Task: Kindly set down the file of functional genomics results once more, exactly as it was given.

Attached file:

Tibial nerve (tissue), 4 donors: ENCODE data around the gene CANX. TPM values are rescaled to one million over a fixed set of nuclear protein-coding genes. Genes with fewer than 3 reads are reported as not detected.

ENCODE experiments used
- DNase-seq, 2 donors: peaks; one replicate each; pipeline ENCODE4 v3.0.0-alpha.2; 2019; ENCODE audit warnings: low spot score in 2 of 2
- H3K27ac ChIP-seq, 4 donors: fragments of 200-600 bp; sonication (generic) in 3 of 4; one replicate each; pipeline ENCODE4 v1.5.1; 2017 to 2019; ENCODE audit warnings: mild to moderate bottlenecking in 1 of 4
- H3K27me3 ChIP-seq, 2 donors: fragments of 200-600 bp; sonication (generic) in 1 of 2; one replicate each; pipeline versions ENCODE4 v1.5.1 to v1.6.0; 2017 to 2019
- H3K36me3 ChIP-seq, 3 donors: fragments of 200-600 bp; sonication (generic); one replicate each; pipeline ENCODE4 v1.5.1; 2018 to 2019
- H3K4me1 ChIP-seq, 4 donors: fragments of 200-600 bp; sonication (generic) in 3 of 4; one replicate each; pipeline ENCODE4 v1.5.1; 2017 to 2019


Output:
Tibial nerve (tissue), 4 donors: ENCODE data around the gene CANX. TPM values are rescaled to one million over a fixed set of nuclear protein-coding genes. Genes with fewer than 3 reads are reported as not detected.

ENCODE experiments used
- DNase-seq, 2 donors: peaks; one replicate each; pipeline ENCODE4 v3.0.0-alpha.2; 2019; ENCODE audit warnings: low spot score in 2 of 2
- H3K27ac ChIP-seq, 4 donors: fragments of 200-600 bp; sonication (generic) in 3 of 4; one replicate each; pipeline ENCODE4 v1.5.1; 2017 to 2019; ENCODE audit warnings: mild to moderate bottlenecking in 1 of 4
- H3K27me3 ChIP-seq, 2 donors: fragments of 200-600 bp; sonication (generic) in 1 of 2; one replicate each; pipeline versions ENCODE4 v1.5.1 to v1.6.0; 2017 to 2019
- H3K36me3 ChIP-seq, 3 donors: fragments of 200-600 bp; sonication (generic); one replicate each; pipeline ENCODE4 v1.5.1; 2018 to 2019
- H3K4me1 ChIP-seq, 4 donors: fragments of 200-600 bp; sonication (generic) in 3 of 4; one replicate each; pipeline ENCODE4 v1.5.1; 2017 to 2019